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Greg Wise (Photo: REX/Piers Allardyce)

Greg Wise (Photo: REX/Piers Allardyce)

Greg Wise leads Park’s Kill Me Now

Published 16 January 2015

Greg Wise will return to the London stage after an absence of almost two decades to star in the European premiere of Brad Fraser’s Kill Me Now at the Park Theatre next month.

The screen regular, possibly best known for his roles in films including Sense And Sensibility and Walking On Sunshine, will star as the father of a disabled child in the Braham Murray-directed drama from 19 February.

Speaking to the Evening Standard, the actor said he was drawn back to the stage by “fear”, commenting: “When you get to a certain period, if you’re lucky in life and in your job and you get to work, there are only a finite number of things you’re ever asked to do really and you go, ‘I’ve played that before.’ So more than anything in the last couple of years I’ve just been desperate to do things that I haven’t done before.”

Joining Wise, who last appeared on stage in 1998’s Nabokov’s Gloves at the Hampstead Theatre, in the cast is Oliver Gomm, who will follow London roles at the Orange Tree Theatre in Schools For Scheming and The Charity That Began At Home to play his son Joey.

Described as a “funny and moving play that shows whatever twists and turns life takes, laughter really is the best medicine”, Kill Me Now tells their story of adjustment when Jake is struck by an unexpected disaster and is forced to question who is really looking after whom.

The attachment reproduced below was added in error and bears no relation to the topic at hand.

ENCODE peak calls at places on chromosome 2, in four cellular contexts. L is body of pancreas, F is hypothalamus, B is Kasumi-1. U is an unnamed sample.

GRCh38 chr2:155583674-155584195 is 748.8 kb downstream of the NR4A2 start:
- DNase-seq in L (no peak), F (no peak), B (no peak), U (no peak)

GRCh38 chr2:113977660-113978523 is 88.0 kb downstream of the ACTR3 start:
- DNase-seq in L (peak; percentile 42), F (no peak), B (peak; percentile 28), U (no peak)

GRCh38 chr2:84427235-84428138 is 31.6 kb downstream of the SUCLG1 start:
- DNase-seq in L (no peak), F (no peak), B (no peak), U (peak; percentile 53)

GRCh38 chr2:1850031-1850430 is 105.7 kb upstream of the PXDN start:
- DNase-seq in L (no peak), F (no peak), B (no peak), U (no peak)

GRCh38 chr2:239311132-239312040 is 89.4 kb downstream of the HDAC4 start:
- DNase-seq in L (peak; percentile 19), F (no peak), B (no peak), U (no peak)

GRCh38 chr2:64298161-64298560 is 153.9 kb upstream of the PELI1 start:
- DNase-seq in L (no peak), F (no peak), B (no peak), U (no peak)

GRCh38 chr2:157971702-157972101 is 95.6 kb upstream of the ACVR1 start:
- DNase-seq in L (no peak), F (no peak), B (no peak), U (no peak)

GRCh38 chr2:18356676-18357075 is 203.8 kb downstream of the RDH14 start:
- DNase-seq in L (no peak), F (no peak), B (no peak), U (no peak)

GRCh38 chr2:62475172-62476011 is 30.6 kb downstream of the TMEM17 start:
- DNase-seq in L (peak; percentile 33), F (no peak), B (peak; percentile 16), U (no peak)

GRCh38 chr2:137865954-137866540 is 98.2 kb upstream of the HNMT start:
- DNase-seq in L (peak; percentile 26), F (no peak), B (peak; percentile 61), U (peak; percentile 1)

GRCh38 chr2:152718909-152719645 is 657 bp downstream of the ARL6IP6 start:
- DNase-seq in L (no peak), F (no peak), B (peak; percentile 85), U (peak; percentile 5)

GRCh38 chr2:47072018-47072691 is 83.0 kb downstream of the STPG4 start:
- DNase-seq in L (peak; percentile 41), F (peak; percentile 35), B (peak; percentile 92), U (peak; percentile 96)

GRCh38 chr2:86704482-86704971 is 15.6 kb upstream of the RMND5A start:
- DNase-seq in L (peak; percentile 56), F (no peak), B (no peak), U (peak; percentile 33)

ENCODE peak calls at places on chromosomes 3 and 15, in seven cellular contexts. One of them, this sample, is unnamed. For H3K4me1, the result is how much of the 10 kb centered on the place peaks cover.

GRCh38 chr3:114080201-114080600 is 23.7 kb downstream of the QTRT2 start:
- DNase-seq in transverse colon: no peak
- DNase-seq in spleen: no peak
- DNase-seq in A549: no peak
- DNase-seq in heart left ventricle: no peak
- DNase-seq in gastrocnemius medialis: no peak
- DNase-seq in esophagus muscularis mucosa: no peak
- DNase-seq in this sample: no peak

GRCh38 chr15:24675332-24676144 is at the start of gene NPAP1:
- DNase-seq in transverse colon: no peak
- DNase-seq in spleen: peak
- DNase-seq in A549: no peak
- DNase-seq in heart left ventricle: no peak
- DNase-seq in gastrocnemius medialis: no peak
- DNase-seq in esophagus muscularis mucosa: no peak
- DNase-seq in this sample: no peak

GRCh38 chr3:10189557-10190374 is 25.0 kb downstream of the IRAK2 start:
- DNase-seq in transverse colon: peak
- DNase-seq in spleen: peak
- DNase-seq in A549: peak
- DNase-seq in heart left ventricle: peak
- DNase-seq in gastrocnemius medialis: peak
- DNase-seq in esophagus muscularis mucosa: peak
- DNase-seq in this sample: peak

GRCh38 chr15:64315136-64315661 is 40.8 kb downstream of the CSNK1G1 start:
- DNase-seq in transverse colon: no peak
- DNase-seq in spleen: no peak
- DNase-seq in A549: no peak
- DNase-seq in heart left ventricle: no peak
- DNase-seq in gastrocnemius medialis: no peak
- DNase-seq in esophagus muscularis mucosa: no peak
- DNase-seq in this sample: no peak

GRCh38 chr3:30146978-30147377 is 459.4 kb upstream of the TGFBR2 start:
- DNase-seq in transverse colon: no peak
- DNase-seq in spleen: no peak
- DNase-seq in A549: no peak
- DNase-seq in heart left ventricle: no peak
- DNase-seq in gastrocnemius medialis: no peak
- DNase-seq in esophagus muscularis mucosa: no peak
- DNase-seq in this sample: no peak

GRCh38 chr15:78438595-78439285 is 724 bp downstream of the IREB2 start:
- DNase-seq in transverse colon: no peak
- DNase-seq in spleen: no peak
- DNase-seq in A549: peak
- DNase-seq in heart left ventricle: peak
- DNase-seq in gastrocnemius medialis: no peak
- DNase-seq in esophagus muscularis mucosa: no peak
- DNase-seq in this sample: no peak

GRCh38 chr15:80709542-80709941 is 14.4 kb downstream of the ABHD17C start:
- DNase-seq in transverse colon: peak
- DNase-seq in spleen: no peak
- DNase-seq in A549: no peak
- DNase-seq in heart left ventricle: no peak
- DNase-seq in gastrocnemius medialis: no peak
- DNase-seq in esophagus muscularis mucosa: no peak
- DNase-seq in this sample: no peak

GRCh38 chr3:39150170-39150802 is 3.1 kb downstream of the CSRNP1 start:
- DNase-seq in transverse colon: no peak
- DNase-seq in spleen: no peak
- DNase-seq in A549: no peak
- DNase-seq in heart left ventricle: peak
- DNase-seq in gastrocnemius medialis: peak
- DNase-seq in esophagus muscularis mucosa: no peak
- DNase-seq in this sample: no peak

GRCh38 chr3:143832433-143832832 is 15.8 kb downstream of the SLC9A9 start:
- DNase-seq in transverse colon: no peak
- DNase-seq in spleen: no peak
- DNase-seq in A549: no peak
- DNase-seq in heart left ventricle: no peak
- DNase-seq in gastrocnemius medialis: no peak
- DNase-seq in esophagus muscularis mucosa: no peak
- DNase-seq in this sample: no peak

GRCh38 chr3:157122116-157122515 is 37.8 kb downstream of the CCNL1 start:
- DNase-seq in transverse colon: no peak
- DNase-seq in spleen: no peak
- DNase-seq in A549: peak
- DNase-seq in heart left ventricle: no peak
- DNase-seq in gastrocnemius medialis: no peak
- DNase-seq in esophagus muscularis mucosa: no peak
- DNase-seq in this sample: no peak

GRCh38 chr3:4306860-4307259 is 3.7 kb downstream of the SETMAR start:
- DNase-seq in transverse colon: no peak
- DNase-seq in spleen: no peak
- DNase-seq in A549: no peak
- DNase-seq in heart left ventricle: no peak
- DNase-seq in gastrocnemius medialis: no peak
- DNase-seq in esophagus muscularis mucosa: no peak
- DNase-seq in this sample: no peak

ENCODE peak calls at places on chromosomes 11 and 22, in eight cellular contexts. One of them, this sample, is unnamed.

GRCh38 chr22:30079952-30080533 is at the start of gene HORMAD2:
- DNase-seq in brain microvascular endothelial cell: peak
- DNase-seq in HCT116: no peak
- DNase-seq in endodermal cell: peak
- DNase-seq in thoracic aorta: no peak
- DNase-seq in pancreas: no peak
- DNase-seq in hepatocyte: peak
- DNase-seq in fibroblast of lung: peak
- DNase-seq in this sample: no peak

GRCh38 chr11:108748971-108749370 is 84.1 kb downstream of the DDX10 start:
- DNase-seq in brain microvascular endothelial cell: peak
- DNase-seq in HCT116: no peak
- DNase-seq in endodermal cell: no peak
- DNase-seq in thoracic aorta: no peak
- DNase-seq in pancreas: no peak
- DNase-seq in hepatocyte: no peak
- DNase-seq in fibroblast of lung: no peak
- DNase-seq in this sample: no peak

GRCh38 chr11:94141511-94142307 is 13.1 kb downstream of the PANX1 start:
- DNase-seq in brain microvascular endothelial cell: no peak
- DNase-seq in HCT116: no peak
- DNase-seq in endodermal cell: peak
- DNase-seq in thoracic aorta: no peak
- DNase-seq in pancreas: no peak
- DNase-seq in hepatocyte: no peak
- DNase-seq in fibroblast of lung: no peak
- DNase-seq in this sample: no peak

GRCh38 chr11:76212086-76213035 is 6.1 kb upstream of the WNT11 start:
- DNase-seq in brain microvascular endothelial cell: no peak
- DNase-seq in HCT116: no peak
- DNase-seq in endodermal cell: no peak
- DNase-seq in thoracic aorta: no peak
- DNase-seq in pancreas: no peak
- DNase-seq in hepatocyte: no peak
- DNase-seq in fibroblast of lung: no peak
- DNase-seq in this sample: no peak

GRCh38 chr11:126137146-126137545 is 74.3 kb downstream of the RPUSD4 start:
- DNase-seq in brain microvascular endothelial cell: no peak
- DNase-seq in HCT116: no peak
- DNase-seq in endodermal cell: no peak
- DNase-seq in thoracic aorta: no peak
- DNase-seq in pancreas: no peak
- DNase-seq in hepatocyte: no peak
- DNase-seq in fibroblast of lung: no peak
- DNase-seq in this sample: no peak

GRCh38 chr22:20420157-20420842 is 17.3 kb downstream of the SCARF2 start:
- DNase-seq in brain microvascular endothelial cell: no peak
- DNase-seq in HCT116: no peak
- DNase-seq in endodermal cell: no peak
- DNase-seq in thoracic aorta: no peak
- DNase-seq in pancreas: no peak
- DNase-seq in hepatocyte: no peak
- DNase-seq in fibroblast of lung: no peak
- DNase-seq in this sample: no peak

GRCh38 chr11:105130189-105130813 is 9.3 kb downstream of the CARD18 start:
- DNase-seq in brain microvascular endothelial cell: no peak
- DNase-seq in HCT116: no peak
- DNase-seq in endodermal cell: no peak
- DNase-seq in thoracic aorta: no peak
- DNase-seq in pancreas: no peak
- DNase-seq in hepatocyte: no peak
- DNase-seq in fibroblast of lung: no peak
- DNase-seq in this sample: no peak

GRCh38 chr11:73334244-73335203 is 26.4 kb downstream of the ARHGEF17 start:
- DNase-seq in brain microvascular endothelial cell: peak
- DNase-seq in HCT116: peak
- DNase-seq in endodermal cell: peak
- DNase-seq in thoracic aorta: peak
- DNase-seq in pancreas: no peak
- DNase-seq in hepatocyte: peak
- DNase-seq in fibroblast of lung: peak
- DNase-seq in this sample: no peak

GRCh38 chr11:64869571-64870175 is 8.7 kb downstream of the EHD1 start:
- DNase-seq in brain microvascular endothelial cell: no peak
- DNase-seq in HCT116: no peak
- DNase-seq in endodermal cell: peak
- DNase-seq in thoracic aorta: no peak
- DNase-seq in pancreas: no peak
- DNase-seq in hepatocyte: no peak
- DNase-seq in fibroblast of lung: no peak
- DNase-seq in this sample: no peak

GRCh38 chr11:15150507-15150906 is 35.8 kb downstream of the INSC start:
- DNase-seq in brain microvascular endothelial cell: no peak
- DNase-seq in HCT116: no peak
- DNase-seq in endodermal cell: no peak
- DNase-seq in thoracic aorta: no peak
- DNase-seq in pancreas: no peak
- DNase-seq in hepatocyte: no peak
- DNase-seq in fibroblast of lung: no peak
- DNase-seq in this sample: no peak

The cast will also include London stage newcomer Charlotte Harwood, Waterloo Road’s Jack McMullen (Father And Sons, Donmar Warehouse) and Anna Wilson-Jones (Life After George and Dangerous Corner in the West End).

The Finsbury Park venue also announced today that Torben Betts’  Muswell Hill will transfer to the Park90 space following its successful run at the White Bear Theatre last year.

Playing from 17 February to 14 March, the drama takes place on 13 January 2010 when almost two million people were left homeless following the devastating Haiti earthquake. Meanwhile in leafy north London, six individuals sit down to a dinner party and worry that their normal lives will leave them ignored by history.

Following its premiere in 2012, co-directors Roger Mortimer and Deborah Edgington’s revival of the darkly funny and touching piece received critical acclaim when it opened last August. In its four star review, Time Out described it as a “painful portrait of a middle-class milieu” and praised the direction, commenting: “Mortimer keeps the tension on a knife edge and the show feels cool and dangerous.”

The transfer will see Nicole Abraham, Annabel Bates, Gregory Cox and Jack Johns revive their roles, with Ralph Aiken and Charlotte Pyke joining the production for its Park Theatre run.

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